Here's a feature on the Chinese star and the great year he's had. He's only the second player ever to hold both the World and Olympic Men's Singles Titles. (The other was Chinese Men's Coach - and Zhang's coach - Liu Guoliang in 1996.)

Table Tennis Jump Smash

Here's a coaching video on the Jump Smash against lob from PingSkills (2:25). He recommends against it, and I generally agree. However, some players, such as Dan Seemiller, have perfected this shot, using a scissors-kick method with a running start. The example shown here shows the player jumping from a stationary position with less leg kick than Dan uses. I use this technique in exhibitions, and sometimes in matches.

The New Plastic Ball

Here's a video (16:16) where the new plastic ball is compared to current celluloid balls as well as the old 38mm ones. This is Part 1: Physical Differences.

Beyond Imagination Part 6

Here's Beyond Imagination Part 6 (7:02), a highlights reel of the best rallies from 2012. (Links to the first five appear on the right.)

Pongcast TV Episode 22 - Best of 2012

Here's the video (17:41).

Adam Bobrow in Asia

Here's the video (2:11) of his exhibitions in the Philippines, Vietnam, and Korea (I think South!)

Aloha 2013!

Here's Hawaiian Table Tennis wishing you a Happy 2013 with a table tennis cartoon! (Is that Rudolf the Red-nosed Moose?)

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May 31, 2012

Forehand Looping from Backhand Corner

There's a discussion at the forum about a point showing Larry Bavly (Heavyspin) winning a point with a "relatively low speed block to show that all points do not have to be won by hitting the ball hard." He does this against an opponent who had forehand looped from the wide backhand corner. There was some debate as to how this happened. The basic problem was that the woman looping against Bavly was rushed, and so was left off balance at the end of the stroke, and unable to recover back into position for the next shot. Here's the video. (This will download the video as a wmv file, which you should be able to play.) See how she is off-balanced at the end of the stroke, leaning to her left (our right)?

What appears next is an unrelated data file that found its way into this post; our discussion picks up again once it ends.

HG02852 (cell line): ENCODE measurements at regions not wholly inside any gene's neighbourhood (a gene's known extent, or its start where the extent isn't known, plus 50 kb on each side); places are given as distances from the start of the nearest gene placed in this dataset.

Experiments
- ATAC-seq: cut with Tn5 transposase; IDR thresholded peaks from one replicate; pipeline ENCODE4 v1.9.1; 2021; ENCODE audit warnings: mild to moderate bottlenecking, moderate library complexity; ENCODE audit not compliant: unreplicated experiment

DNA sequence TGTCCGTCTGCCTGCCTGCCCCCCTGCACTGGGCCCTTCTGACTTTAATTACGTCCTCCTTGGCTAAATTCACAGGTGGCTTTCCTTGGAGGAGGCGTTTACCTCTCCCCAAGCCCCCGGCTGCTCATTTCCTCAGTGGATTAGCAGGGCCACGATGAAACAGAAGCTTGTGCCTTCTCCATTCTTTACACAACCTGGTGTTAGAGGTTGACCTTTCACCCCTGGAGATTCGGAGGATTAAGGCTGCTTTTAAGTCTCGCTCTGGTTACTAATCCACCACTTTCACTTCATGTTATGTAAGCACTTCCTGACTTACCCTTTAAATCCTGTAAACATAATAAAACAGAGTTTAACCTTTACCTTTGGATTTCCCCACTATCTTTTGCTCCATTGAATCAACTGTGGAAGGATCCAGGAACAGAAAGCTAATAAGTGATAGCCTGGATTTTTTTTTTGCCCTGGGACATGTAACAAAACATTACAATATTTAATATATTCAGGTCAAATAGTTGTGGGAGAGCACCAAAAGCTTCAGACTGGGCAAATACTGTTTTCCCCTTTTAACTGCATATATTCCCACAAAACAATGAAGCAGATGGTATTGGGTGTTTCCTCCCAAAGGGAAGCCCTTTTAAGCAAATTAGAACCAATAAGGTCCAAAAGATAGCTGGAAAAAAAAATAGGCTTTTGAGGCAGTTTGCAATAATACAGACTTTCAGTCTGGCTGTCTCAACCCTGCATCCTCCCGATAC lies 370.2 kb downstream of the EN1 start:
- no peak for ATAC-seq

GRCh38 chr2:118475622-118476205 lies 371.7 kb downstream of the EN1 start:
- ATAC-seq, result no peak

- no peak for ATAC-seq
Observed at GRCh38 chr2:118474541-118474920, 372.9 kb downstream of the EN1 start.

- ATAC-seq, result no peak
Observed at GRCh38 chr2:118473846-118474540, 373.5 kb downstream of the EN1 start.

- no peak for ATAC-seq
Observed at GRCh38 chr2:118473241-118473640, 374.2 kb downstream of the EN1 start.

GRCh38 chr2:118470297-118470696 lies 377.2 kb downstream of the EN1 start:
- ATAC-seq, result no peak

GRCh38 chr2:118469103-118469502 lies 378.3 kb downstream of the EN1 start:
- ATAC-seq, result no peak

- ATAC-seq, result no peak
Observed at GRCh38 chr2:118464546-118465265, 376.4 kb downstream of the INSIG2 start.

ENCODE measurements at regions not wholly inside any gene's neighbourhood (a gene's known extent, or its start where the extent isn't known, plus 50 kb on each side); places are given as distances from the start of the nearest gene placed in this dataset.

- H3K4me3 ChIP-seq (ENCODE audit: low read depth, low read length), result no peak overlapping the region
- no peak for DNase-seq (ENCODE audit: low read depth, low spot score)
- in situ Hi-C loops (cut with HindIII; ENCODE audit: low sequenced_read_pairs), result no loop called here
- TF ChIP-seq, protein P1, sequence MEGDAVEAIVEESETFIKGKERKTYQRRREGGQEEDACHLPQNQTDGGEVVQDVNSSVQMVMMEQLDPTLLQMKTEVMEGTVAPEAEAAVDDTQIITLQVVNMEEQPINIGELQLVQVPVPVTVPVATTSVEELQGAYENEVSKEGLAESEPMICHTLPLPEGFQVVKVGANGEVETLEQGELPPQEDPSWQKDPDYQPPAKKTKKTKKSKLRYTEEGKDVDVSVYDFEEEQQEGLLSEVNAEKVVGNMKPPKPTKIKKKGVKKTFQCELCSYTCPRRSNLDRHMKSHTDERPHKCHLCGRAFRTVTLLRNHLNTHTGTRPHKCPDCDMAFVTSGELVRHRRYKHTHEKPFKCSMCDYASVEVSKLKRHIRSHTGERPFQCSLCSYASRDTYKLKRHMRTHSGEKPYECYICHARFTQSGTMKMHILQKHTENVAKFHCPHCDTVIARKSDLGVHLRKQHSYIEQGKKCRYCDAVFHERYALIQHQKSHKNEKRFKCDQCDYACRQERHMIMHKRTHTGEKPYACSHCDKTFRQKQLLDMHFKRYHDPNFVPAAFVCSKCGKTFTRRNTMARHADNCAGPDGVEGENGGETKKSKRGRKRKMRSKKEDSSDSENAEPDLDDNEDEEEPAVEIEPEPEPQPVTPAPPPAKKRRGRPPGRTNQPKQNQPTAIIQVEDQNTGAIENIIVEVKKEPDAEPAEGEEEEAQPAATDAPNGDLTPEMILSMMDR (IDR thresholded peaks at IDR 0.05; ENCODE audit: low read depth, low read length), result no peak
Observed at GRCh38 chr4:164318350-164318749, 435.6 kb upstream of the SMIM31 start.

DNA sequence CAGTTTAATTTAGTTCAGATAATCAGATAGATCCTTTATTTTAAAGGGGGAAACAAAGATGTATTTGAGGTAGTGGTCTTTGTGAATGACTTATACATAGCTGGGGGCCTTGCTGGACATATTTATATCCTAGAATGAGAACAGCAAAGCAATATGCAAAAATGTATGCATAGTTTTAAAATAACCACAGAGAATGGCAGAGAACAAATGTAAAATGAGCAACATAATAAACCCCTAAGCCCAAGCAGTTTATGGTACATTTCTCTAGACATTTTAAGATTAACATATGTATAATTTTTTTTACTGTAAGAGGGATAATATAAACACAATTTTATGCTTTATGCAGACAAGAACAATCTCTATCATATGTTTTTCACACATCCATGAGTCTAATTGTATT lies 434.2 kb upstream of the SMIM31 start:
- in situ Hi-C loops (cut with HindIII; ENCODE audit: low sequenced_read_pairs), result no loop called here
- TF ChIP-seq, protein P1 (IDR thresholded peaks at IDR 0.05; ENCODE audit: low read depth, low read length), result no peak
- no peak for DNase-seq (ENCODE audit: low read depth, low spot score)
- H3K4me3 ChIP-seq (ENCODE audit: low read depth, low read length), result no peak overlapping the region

Now watch this example (in the point starting at 2:41) on youtube of a player doing the same shot and having no trouble covering the wide forehand for the next shot. This is a match between Wang Liqin (near side, in yellow shirt) versus Ma Long (far side, purple shirt). Wang is serving. Ma pushes the serve back, blocks the next ball, then steps way around his backhand to forehand loop. Wang blocks the ball to Ma's wide forehand, and Ma has no trouble covering it. Throughout the match watch how both players take turns ripping forehand loops, and see how fast they recover - because they are balanced throughout the shot, and so are able to recover almost instantly for the next shot. (Watch the slow motion replay.) There's another example of Ma doing this at 4:35, though this time he barely is able to cover the wide forehand  Note how the players sometimes even use their momentum from the previous shot to get back into position.

A similar point happens in the second point shown, starting 22 seconds in. This time it's Wang Liqin who steps around to forehand loop, and is ready to cover the wide forehand. Ma actually blocks more to the middle of the table, but you can see Wang was ready to cover the wide forehand - and since the ball wasn't so wide, he is able to take this ball right off the bounce. (Watch the slow motion replay of this point.) There's another point like this starting at 2:24, where Wang again steps around to forehand loop, and is immediately able to cover the wide forehand - but this time, while he's there, he misses. There's another one at 3:43 where Wang against steps around, and this time Ma has an extremely wide angle to block to. Watch how easily Wang recovers and moves to cover the wide forehand, though Ma misses the block.